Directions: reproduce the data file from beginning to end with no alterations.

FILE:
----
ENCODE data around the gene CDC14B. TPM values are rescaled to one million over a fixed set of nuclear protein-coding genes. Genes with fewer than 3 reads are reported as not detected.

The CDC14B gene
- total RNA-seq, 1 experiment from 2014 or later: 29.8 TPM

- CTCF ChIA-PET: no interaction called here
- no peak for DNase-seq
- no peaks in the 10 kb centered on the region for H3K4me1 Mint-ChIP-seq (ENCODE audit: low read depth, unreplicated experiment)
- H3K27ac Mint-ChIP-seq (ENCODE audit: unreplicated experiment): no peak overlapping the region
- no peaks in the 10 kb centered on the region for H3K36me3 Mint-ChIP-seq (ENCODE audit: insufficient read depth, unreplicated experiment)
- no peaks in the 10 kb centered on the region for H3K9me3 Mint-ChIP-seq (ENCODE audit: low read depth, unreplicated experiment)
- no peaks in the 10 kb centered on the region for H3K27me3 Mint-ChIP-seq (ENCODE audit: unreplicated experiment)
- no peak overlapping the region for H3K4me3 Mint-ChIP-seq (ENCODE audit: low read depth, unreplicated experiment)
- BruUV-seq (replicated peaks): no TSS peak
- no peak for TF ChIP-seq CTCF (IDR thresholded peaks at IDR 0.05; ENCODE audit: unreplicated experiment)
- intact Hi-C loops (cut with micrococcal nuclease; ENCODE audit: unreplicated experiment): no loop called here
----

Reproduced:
ENCODE data around the gene CDC14B. TPM values are rescaled to one million over a fixed set of nuclear protein-coding genes. Genes with fewer than 3 reads are reported as not detected.

The CDC14B gene
- total RNA-seq, 1 experiment from 2014 or later: 29.8 TPM

- CTCF ChIA-PET: no interaction called here
- no peak for DNase-seq
- no peaks in the 10 kb centered on the region for H3K4me1 Mint-ChIP-seq (ENCODE audit: low read depth, unreplicated experiment)
- H3K27ac Mint-ChIP-seq (ENCODE audit: unreplicated experiment): no peak overlapping the region
- no peaks in the 10 kb centered on the region for H3K36me3 Mint-ChIP-seq (ENCODE audit: insufficient read depth, unreplicated experiment)
- no peaks in the 10 kb centered on the region for H3K9me3 Mint-ChIP-seq (ENCODE audit: low read depth, unreplicated experiment)
- no peaks in the 10 kb centered on the region for H3K27me3 Mint-ChIP-seq (ENCODE audit: unreplicated experiment)
- no peak overlapping the region for H3K4me3 Mint-ChIP-seq (ENCODE audit: low read depth, unreplicated experiment)
- BruUV-seq (replicated peaks): no TSS peak
- no peak for TF ChIP-seq CTCF (IDR thresholded peaks at IDR 0.05; ENCODE audit: unreplicated experiment)
- intact Hi-C loops (cut with micrococcal nuclease; ENCODE audit: unreplicated experiment): no loop called here